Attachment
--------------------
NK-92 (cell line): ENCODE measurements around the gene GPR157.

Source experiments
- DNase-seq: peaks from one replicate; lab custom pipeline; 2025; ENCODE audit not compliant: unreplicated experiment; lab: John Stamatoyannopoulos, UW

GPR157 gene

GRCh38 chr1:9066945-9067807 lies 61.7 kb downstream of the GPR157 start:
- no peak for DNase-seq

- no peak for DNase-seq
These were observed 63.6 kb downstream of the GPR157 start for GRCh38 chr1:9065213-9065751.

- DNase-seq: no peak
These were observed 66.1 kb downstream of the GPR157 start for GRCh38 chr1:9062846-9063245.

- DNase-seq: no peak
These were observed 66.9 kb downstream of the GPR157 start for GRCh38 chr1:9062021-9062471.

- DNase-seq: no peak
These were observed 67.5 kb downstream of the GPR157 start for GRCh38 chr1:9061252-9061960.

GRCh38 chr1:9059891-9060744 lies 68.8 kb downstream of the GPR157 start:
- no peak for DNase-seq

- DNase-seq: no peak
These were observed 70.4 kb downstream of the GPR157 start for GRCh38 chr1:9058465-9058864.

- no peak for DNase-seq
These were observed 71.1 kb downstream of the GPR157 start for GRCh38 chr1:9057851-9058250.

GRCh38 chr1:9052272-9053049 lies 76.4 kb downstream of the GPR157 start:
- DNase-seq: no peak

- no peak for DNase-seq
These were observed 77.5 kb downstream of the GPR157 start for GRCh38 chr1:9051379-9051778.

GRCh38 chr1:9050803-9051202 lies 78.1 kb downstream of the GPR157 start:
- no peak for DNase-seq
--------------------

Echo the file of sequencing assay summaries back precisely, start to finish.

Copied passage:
NK-92 (cell line): ENCODE measurements around the gene GPR157.

Source experiments
- DNase-seq: peaks from one replicate; lab custom pipeline; 2025; ENCODE audit not compliant: unreplicated experiment; lab: John Stamatoyannopoulos, UW

GPR157 gene

GRCh38 chr1:9066945-9067807 lies 61.7 kb downstream of the GPR157 start:
- no peak for DNase-seq

- no peak for DNase-seq
These were observed 63.6 kb downstream of the GPR157 start for GRCh38 chr1:9065213-9065751.

- DNase-seq: no peak
These were observed 66.1 kb downstream of the GPR157 start for GRCh38 chr1:9062846-9063245.

- DNase-seq: no peak
These were observed 66.9 kb downstream of the GPR157 start for GRCh38 chr1:9062021-9062471.

- DNase-seq: no peak
These were observed 67.5 kb downstream of the GPR157 start for GRCh38 chr1:9061252-9061960.

GRCh38 chr1:9059891-9060744 lies 68.8 kb downstream of the GPR157 start:
- no peak for DNase-seq

- DNase-seq: no peak
These were observed 70.4 kb downstream of the GPR157 start for GRCh38 chr1:9058465-9058864.

- no peak for DNase-seq
These were observed 71.1 kb downstream of the GPR157 start for GRCh38 chr1:9057851-9058250.

GRCh38 chr1:9052272-9053049 lies 76.4 kb downstream of the GPR157 start:
- DNase-seq: no peak

- no peak for DNase-seq
These were observed 77.5 kb downstream of the GPR157 start for GRCh38 chr1:9051379-9051778.

GRCh38 chr1:9050803-9051202 lies 78.1 kb downstream of the GPR157 start:
- no peak for DNase-seq